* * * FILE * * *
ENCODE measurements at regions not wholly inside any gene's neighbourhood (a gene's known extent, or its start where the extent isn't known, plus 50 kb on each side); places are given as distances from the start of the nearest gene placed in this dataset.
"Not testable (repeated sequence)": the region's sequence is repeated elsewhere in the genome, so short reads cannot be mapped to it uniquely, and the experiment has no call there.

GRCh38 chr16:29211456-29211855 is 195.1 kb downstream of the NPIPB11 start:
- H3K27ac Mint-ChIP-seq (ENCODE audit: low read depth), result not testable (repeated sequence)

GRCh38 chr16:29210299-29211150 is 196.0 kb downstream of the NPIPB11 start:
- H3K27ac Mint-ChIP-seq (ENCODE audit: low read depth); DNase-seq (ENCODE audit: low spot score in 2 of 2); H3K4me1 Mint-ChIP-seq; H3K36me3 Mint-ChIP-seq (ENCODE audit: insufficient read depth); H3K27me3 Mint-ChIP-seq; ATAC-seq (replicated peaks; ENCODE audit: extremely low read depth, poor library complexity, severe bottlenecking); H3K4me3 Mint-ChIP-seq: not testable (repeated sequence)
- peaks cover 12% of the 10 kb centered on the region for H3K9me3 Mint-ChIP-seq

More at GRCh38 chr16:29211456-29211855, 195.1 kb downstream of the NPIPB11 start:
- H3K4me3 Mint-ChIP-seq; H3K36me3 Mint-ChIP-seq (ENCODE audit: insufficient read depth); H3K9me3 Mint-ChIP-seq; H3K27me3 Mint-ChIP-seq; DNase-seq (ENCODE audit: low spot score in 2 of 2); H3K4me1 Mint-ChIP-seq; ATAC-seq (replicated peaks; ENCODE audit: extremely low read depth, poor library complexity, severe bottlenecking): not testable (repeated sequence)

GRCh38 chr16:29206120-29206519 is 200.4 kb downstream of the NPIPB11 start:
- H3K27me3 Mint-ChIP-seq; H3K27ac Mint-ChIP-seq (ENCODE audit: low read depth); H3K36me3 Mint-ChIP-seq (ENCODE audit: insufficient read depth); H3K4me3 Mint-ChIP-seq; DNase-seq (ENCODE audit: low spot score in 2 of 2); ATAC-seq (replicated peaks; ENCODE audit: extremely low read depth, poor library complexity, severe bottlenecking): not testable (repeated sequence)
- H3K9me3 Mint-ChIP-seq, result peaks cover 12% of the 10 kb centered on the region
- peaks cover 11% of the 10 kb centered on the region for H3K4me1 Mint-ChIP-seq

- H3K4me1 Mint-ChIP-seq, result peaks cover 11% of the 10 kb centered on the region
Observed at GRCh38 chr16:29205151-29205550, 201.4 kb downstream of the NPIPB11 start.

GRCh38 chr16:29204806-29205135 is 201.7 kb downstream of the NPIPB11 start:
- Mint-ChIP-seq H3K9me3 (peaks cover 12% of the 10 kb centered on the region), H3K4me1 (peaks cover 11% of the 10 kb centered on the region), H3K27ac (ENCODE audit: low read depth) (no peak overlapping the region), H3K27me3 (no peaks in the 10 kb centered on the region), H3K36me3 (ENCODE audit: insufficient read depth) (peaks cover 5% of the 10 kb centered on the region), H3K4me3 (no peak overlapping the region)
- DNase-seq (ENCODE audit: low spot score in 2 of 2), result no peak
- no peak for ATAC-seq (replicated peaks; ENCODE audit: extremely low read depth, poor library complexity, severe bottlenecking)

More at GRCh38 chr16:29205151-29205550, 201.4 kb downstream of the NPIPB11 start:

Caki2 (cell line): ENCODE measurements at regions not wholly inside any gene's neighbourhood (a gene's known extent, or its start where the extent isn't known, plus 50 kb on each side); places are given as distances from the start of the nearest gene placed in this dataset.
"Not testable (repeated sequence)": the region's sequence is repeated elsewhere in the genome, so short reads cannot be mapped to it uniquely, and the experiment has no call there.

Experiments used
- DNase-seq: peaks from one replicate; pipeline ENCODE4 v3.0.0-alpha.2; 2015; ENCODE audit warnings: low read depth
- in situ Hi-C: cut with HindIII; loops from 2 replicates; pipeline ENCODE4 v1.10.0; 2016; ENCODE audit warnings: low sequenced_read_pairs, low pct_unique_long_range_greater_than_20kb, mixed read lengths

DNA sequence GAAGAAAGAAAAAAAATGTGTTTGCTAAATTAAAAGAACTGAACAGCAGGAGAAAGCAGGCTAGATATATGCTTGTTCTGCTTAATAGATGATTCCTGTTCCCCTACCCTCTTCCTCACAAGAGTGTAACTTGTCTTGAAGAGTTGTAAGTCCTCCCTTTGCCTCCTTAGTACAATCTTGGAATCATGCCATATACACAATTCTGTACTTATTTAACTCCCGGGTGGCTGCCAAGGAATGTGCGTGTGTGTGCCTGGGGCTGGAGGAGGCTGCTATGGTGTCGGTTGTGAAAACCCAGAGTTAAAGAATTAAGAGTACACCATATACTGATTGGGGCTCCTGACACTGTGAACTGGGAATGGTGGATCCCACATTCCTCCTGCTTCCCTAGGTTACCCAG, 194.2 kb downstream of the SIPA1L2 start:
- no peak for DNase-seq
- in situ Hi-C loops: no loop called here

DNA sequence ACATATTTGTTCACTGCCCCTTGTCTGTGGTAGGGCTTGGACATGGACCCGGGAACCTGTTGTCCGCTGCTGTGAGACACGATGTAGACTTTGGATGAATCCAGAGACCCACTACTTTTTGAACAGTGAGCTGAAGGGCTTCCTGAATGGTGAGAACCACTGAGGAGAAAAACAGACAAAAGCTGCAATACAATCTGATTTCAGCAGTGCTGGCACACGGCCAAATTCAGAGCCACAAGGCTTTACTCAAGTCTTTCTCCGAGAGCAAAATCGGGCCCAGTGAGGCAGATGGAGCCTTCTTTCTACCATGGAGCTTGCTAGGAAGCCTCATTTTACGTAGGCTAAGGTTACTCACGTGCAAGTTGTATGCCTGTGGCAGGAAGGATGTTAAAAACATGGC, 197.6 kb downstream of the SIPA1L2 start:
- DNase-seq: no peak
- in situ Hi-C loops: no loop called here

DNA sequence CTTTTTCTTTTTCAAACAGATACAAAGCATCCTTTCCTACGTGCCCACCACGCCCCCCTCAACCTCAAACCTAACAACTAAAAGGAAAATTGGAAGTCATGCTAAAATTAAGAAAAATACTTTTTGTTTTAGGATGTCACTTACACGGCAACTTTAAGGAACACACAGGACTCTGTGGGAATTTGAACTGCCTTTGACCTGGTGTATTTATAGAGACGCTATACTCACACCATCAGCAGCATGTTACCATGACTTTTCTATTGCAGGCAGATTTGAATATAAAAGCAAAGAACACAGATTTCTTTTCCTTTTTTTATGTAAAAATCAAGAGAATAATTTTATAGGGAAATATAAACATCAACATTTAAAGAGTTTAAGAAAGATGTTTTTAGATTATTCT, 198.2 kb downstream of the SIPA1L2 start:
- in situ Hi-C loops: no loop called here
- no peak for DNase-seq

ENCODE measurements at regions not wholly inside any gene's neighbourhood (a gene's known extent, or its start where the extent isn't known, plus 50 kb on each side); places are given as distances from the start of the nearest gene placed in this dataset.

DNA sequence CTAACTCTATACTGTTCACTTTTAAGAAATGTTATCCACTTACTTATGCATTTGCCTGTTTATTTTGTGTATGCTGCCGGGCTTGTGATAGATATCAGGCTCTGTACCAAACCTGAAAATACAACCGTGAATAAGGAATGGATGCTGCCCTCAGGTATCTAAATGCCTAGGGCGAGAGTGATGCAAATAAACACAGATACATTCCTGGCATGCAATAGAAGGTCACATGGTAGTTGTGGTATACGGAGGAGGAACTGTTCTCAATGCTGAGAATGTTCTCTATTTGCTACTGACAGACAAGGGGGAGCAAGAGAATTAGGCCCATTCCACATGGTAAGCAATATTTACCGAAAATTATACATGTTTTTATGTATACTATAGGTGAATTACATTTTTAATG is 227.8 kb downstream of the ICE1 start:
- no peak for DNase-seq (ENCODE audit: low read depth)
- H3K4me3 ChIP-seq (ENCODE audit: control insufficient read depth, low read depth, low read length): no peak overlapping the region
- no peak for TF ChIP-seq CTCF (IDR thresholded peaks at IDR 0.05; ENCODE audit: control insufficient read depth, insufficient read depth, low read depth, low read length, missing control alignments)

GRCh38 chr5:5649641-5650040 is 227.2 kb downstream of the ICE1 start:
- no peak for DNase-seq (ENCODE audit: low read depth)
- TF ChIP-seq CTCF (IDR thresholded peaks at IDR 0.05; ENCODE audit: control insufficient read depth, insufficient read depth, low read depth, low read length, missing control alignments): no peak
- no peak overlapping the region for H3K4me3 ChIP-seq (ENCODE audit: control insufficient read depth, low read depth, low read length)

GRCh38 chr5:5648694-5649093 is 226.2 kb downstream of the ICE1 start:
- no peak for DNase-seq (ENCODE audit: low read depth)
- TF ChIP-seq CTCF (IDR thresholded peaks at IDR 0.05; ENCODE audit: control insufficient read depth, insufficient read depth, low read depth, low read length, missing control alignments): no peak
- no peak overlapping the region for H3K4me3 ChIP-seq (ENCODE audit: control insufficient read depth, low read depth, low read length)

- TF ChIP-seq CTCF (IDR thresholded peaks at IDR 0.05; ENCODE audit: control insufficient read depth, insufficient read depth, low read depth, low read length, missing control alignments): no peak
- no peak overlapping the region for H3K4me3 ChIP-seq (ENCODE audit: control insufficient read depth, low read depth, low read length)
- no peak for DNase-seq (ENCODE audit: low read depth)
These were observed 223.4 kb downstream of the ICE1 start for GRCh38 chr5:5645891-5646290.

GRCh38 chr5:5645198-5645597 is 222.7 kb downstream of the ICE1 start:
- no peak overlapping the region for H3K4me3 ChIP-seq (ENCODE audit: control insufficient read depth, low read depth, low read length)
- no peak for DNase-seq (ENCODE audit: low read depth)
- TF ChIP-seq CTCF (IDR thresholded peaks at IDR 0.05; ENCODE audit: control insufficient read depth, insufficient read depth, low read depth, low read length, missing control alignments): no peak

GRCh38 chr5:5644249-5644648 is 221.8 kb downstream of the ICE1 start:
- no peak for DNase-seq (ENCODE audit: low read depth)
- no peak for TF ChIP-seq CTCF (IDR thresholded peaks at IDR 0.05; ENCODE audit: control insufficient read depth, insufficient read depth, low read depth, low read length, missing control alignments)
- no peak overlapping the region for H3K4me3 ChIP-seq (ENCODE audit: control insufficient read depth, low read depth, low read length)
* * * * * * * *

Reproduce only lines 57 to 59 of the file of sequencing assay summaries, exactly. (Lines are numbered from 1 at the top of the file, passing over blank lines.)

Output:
- no peak for DNase-seq (ENCODE audit: low read depth)
- no peak for TF ChIP-seq CTCF (IDR thresholded peaks at IDR 0.05; ENCODE audit: control insufficient read depth, insufficient read depth, low read depth, low read length, missing control alignments)
- no peak overlapping the region for H3K4me3 ChIP-seq (ENCODE audit: control insufficient read depth, low read depth, low read length)